Director: Le Van Kiet
Do you sometimes feel like you’re a bad mother? Are you struggling to put food on the table? Not happy with your current job? Still haunted by the things you did in the past?
Want to kick the sh!t out of something … or somebody?
You need to watch Furie, the story of Hai Phuong.
The diminutive Hai Phuong (Veronica Ngo) is a former gangster from Saigon, abandoned by her family for having an illegitimate child.
She now lives a reclusive life with her 10 year old daughter Mai (Cat Vi) in a southern, rural Vietnamese village where she works as debt collector for a local loan shark and is generally scorned by the villagers – and even attacked by some in retribution.
When Mai is kidnapped from the markets in broad daylight, Hai’s world is suddenly thrown into turmoil.
After failing to recover her daughter in an intense motorbike-vs-riverboat chase, Hai Phuong then tracks Mai to Saigon (Ho Chi Min City) where she discovers the kidnappers are part of a larger, organised syndicate who kidnap children for their body parts.
Mai Phuong uses some of her old connections to eventually find her way to the kidnappers’ den, leaving a trail of broken and bloodied bodies in her wake.
The den has all the signs of a macabre and brutal organ-mining operation – a slice of liver, some strands of intestine … wait, was that an off-cut from an optic nerve?
It is here, however, that Hai is stopped in her tacks by the She Terminator and crime boss Thanh Soi, while Mai (still alive and intact) is shipped away by train for live export.
When Hai comes to, she is in hospital and must find a way to escape the building and track down the destination of her child and for one final confrontation with the crime syndicate and Thanh Soi.
It is very clear that women are in charge in this film, from the women running stalls at the markets, to the nurse who helps her escape a Saigon hospital, to the boss of the child kidnapping ring, Thanh Soi (Thanh Hoa) who is like a female version of The Terminator.
Even when Hai Phuong tracks down an ex-con who may know where Mai is, it’s his mother’s pleas that prevent Hai Phuong from murdering him (empathizing with the woman’s drive to protect her child).
Men are mere braces– dim-witted guards, slow-moving cops (one, a Vietnamese version of Don Johnson who, unlike Hai, baulks at the prospect of taking on the whole crime gang).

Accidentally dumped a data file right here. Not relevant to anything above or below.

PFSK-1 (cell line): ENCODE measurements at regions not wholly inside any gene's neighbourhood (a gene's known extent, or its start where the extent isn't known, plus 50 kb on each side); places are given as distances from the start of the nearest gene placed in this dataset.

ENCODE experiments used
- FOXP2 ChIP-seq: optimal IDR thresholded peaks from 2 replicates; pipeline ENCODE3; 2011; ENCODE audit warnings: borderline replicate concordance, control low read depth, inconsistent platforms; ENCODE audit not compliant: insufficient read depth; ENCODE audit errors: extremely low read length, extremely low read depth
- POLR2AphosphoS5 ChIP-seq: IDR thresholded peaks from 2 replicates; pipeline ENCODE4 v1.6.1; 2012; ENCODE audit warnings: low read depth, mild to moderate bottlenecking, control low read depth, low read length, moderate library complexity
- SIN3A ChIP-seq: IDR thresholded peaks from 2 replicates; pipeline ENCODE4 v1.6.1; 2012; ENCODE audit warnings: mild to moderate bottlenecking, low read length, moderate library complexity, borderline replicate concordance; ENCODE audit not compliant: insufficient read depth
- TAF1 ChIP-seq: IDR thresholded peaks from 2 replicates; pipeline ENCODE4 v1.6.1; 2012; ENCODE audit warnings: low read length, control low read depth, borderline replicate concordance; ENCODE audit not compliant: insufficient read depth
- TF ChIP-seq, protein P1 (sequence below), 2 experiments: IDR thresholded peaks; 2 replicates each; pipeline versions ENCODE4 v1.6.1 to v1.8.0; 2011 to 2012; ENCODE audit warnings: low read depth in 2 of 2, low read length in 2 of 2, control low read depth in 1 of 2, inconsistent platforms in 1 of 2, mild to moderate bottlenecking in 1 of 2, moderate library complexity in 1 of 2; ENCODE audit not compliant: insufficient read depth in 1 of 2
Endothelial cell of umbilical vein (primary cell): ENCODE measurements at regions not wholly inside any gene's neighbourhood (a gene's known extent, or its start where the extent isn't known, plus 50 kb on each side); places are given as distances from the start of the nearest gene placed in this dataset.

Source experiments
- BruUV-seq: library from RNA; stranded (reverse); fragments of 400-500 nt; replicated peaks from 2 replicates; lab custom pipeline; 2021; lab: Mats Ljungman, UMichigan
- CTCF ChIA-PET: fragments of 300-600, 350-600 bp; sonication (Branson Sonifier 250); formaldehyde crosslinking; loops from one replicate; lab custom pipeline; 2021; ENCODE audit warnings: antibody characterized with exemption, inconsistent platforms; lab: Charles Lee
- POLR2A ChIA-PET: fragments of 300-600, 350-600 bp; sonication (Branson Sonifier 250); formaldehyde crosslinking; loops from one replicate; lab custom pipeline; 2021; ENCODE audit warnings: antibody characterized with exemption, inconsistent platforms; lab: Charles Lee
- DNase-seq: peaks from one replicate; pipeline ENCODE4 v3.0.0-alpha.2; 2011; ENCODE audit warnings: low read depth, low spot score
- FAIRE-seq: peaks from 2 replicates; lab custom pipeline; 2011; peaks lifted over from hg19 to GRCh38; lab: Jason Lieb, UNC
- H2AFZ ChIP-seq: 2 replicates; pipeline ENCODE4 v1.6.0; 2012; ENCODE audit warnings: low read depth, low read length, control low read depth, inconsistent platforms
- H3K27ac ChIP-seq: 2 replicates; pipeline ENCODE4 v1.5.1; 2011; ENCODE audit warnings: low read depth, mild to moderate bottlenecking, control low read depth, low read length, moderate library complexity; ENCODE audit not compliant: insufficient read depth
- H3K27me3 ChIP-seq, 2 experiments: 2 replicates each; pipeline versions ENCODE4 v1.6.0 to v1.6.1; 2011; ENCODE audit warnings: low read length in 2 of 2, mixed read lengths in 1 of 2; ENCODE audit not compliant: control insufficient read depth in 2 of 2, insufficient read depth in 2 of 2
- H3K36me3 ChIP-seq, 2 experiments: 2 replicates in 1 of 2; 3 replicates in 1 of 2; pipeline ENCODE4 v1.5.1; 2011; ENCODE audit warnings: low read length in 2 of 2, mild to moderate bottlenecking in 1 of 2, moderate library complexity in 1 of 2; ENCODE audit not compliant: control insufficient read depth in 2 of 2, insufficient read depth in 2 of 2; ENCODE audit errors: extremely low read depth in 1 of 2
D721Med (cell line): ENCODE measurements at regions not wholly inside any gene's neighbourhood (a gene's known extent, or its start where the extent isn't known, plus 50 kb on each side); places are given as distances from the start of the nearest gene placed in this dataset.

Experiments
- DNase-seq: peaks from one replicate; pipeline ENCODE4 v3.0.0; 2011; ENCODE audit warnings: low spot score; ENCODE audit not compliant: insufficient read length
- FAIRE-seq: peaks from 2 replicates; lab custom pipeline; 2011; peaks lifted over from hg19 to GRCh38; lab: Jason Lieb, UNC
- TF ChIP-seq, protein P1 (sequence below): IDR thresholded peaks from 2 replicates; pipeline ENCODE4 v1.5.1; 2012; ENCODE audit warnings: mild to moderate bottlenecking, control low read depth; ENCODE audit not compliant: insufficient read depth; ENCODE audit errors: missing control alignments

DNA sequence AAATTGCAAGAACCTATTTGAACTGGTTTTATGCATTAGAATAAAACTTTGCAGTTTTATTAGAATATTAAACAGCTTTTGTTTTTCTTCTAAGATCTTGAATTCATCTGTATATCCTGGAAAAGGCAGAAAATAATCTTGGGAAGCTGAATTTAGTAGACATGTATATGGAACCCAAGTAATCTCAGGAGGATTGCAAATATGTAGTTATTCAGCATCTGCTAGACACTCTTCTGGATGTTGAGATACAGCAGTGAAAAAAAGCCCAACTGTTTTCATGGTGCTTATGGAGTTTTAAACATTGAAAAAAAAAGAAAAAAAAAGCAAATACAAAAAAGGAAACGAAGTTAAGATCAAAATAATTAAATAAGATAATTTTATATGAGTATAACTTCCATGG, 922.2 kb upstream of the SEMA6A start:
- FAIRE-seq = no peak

They are all punching bags, warm ups to the main fight scene.
Even Hai’s brother, still outraged by the errors of her youthful ways, turns away from Hai in her time of desperation.
Furie’s director, Le Van Kiet, has met with some criticism for Furie, mainly over sticking rigidly to a well-worn ‘desperate-parent-stops-at-nothing-to find-kidnapped-child’ plotline (compared by many to “Taken”), a reliance on flashbacks as a story-telling device and, let’s face it, some pretty base scripting.
But the execution in Furie is superb and the film is lifted to even greater heights by the amazing, simmering martial arts supremo, Veronica Ngo as Hai Phuong – at once diminutive and vulnerable (in her meek purple kurta) and powerful and, well, unstoppable.
She may even been quite beautiful, but her face is never clear of cuts and blood long enough to tell (although she must have the world’s strongest nose to have been punched in the face so many times without it breaking!)
Ngo has previously played the badass elf in Netflix’s Bright and had a support role in Star Wars: The Last Jedi, which is just as well because, armed with a light sabre, there’s no telling how much destruction this fast and furious lady might have brought to the galaxy.
She is better known for her starring roles in smaller screen films, including Once Upon a Time in Vietnam (2013).
One distinguishing feature of Furie is that it sets itself in a harder state of realism, avoiding the temptation of the magical theatre of a Crouching Tiger, House of Flying Daggers, or Hero, where adversaries can float through the air or run up the sides of buildings.
While the martial arts in Furie are exquisite, Le Van Kiet allows the emotional response to a very real and serious crime and a woman’s search for redemption to take centre stage.
The film is also shot in some luscious primary colours, from the southern Vietnam countryside to the neon-flooded backstreets of Saigon.
Given a limited budget Le Van Kiet has managed to combine this rich photography by Christopher Morgan Schmidt and excellent close-quarters fight choreography by Samuel Kefi Abrikh with excellent performances by Veronica Ngo and Thanh Hoi to create a very memorable film.
Le Van Kiet debuted with stylized horror film Ngôi Trong Hėm (The House in the Alley) and went on to make the project ‘Gentle’ based on Dostoevsky’s literary work that opened at the Busan Internation Film Festival, 2014.
Furie is his third project and, in my view, his best.